Purpose: To compare faculty and student perceptions of cultural competence instruction as measured by the AAMC's Tool for Assessing Cultural Competence Training (TACCT) as part of a comprehensive curricular needs assessment.
Method: In 2005, 25 basic science and clinical course directors and 92 third-year medical students at the University of California, Irvine, School of Medicine were asked to indicate which of 67 separate items listed on the TACCT describing knowledge, skill, and attitude about cultural competence were covered during the first three years of the curriculum. The mean percentage of "yes" responses to each item was computed and compared for both faculty and students.
Results: Response rates were 100% (25/25) for course directors and 75% (69/92) for students. Students systematically perceived that cultural competence instruction occurred more often in the curriculum (range of 28% to 93% "yes" responses) compared to the faculty (range of 8% to 64%). However, faculty and students demonstrated a high level of concordance (intraclass correlation coefficient = 0.89 across all items) in their perceptions about instruction, as measured by their relative rank orderings of the 67 TACCT items. Students and faculty identified clusters of TACCT items pertaining to health disparities, community partnerships, and bias/stereotyping as least likely to be presented.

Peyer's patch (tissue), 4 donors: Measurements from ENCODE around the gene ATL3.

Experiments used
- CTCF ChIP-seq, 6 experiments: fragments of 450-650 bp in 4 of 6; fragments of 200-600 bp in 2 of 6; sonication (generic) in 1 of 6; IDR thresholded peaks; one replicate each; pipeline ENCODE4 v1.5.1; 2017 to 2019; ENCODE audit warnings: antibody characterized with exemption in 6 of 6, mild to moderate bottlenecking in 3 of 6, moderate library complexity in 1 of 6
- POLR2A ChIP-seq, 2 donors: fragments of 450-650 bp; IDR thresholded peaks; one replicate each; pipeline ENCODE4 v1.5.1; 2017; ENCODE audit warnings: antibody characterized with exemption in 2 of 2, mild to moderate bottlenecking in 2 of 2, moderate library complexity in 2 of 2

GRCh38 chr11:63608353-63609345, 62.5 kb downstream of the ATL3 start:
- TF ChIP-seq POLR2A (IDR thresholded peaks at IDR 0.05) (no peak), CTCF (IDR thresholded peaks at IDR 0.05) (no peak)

Conclusions: Faculty and third-year students at one medical school responded congruently about the relative degree to which cultural competence instruction occurred. The TACCT can be used to identify significant gaps in cultural competence training and inform curricular revision. Further studies involving other schools are warranted.